Its purpose is not to protect defendants but to give prison officials an opportunity to resolve
complaints without judicial intervention. Perez v. Wis. Dep’t of Corr., 182 F.3d 532, 537–38
(7th Cir. 1999) (exhaustion serves purposes of “narrow[ing] a dispute [and] avoid[ing] the
need for litigation”).
Generally, to comply with § 1997e(a), a prisoner must “properly take each step within
the administrative process,” Pozo v. McCaughtry, 286 F.3d 1022, 1025 (7th Cir. 2002), which
includes following instructions for filing the initial grievance, Cannon v. Washington, 418 F.3d
714, 718 (7th Cir. 2005), as well as filing all necessary appeals, Burrell v. Powers, 431 F.3d 282,
284–85 (7th Cir. 2005), “in the place, and at the time, the prison’s administrative rules
require,” Pozo, 286 F.3d at 1025. However, “[i]f administrative remedies are not ‘available’ to
an inmate, then the inmate cannot be required to exhaust.” Kaba v. Stepp, 458 F.3d 678, 684
(7th Cir. 2006).
Defendants say that the only grievance Coleman filed about the allegedly illegal
sentences at issue was No. DCI-2016-16099, which Coleman submitted on August 1, 2016,
about a month after he filed his original complaint in this lawsuit. That grievance stated:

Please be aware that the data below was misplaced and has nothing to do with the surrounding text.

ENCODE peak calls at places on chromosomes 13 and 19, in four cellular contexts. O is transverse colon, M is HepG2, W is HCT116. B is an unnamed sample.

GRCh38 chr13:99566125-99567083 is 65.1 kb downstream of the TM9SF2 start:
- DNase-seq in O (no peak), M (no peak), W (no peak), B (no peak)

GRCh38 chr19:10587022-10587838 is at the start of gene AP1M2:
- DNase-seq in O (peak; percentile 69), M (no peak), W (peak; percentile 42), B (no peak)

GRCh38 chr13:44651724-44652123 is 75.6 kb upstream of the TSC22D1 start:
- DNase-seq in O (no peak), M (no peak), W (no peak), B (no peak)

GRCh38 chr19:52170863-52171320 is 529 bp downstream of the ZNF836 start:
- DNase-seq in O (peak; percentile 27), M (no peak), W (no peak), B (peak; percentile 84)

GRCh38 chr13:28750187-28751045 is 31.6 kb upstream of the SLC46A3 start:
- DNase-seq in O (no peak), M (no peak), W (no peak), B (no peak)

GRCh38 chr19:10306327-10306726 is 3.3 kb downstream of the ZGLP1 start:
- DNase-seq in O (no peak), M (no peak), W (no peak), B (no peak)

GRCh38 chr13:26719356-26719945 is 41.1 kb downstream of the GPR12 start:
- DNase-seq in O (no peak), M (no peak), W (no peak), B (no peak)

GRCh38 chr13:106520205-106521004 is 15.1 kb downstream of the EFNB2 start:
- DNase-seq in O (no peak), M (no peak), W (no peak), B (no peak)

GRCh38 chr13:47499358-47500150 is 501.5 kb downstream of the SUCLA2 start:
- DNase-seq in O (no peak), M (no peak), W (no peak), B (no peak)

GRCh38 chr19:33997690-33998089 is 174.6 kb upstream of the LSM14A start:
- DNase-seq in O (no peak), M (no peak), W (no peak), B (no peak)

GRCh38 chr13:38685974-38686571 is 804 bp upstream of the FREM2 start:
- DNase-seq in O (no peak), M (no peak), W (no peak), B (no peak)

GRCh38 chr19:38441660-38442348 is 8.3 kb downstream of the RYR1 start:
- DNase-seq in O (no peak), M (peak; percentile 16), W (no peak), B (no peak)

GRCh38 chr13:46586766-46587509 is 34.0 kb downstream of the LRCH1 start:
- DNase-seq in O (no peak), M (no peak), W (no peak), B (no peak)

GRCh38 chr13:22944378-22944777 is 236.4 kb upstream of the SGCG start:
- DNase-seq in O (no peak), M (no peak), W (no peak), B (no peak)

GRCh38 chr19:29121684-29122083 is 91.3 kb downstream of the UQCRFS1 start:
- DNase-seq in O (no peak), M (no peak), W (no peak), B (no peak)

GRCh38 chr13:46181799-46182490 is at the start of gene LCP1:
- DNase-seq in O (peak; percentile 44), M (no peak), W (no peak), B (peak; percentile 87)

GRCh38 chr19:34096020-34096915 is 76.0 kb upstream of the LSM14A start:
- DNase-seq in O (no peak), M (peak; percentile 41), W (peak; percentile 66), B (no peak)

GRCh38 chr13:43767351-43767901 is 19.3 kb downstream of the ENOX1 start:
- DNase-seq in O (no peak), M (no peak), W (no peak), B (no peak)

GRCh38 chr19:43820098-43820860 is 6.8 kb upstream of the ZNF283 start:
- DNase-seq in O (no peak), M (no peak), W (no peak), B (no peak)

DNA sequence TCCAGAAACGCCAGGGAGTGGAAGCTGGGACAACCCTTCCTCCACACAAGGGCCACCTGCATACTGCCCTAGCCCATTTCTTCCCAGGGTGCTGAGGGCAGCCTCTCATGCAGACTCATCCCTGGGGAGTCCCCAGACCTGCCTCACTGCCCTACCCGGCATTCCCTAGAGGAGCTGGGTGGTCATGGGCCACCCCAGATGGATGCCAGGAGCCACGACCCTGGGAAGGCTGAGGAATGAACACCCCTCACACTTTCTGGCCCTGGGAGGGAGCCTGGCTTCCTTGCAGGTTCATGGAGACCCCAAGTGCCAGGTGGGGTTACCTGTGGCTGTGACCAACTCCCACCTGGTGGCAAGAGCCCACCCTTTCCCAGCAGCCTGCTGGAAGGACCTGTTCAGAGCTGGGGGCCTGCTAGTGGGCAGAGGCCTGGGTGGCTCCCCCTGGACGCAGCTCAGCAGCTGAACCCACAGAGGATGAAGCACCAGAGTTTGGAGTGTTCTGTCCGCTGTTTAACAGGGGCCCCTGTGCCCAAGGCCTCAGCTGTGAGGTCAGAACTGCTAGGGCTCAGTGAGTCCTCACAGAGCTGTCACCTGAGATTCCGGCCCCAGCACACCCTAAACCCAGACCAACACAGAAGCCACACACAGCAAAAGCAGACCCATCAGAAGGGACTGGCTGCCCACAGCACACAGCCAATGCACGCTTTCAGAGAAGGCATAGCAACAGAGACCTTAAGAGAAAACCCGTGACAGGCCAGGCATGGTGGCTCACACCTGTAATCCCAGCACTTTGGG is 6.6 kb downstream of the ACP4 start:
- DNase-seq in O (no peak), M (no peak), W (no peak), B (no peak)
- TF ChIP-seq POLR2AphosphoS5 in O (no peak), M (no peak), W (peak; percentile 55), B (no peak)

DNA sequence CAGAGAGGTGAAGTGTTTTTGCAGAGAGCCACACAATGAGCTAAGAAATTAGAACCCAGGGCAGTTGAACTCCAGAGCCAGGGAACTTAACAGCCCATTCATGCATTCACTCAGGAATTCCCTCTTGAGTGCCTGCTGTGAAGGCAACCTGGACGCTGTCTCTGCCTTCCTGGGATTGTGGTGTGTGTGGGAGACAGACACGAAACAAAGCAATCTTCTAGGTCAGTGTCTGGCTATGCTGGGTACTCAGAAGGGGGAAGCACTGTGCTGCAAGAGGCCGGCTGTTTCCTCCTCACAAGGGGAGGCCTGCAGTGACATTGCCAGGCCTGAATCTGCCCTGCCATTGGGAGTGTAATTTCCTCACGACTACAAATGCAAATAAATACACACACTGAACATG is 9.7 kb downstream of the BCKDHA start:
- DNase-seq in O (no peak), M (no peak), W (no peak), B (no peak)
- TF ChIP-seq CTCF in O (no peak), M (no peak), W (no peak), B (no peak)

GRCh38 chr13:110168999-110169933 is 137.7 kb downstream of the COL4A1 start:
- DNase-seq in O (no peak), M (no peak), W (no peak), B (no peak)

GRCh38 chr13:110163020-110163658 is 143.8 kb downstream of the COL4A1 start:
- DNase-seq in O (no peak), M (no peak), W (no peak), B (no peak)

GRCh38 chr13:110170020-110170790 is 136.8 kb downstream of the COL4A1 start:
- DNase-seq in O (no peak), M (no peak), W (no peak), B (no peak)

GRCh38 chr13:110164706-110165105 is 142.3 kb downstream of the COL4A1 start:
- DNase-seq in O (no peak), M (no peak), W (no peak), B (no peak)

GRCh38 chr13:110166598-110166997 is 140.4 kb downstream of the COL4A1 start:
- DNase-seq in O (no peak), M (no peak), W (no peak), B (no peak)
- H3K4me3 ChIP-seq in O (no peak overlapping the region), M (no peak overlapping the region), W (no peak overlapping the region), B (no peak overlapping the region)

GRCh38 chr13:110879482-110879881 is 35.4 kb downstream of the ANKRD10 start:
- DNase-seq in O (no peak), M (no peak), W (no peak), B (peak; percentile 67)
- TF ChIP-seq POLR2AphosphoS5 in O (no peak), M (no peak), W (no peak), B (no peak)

I got illegal sentence by [the Dodge Correctional Institution] on
06CM1162 & 06CM1461. I got 1 [month] for CM1162 & 2
[months] for CM1461. Dodge gave me 2/3 of my time in and 1/3
on [extended supervision]. All illegal.
I wrote Records seeking answers, so now I filed suit and I just
want to exhaust all administrative remedies before I get to court.
Dkt. 32-3, at 11. He litigated the grievance all the way through the DOC Inmate Complaint
Review System, with the Office of the Secretary dismissing his appeal on October 11, 2016.
Id. at 6.
In response, Coleman does not argue that there was an earlier-filed grievance that served
to exhaust his claims. Rather, he argues that the ’16099 grievance was fully exhausted by the
time this court allowed him to proceed with claims in his first amended complaint, and suggests